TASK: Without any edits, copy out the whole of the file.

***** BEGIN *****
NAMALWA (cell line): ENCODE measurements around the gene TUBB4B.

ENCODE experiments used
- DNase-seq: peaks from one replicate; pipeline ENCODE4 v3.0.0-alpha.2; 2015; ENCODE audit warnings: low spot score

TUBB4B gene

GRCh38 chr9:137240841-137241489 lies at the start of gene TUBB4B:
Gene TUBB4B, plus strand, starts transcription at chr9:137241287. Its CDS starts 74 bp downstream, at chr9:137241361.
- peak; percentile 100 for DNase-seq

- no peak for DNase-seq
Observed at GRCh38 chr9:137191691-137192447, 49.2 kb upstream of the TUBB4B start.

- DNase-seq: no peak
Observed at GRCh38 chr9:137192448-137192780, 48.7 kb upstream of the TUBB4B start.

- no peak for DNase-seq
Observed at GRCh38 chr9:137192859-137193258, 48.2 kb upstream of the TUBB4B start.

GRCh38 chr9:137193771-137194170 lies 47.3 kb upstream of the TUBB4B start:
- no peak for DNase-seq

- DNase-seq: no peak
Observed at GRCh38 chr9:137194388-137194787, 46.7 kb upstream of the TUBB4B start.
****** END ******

NAMALWA (cell line): ENCODE measurements around the gene TUBB4B.

ENCODE experiments used
- DNase-seq: peaks from one replicate; pipeline ENCODE4 v3.0.0-alpha.2; 2015; ENCODE audit warnings: low spot score

TUBB4B gene

GRCh38 chr9:137240841-137241489 lies at the start of gene TUBB4B:
Gene TUBB4B, plus strand, starts transcription at chr9:137241287. Its CDS starts 74 bp downstream, at chr9:137241361.
- peak; percentile 100 for DNase-seq

- no peak for DNase-seq
Observed at GRCh38 chr9:137191691-137192447, 49.2 kb upstream of the TUBB4B start.

- DNase-seq: no peak
Observed at GRCh38 chr9:137192448-137192780, 48.7 kb upstream of the TUBB4B start.

- no peak for DNase-seq
Observed at GRCh38 chr9:137192859-137193258, 48.2 kb upstream of the TUBB4B start.

GRCh38 chr9:137193771-137194170 lies 47.3 kb upstream of the TUBB4B start:
- no peak for DNase-seq

- DNase-seq: no peak
Observed at GRCh38 chr9:137194388-137194787, 46.7 kb upstream of the TUBB4B start.